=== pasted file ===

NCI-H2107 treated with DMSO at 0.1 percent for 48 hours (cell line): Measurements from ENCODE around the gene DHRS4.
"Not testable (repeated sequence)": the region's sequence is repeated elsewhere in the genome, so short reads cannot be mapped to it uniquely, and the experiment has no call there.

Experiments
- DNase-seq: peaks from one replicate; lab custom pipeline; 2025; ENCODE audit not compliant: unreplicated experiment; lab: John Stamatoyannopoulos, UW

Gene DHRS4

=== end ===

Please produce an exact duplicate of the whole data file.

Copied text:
NCI-H2107 treated with DMSO at 0.1 percent for 48 hours (cell line): Measurements from ENCODE around the gene DHRS4.
"Not testable (repeated sequence)": the region's sequence is repeated elsewhere in the genome, so short reads cannot be mapped to it uniquely, and the experiment has no call there.

Experiments
- DNase-seq: peaks from one replicate; lab custom pipeline; 2025; ENCODE audit not compliant: unreplicated experiment; lab: John Stamatoyannopoulos, UW

Gene DHRS4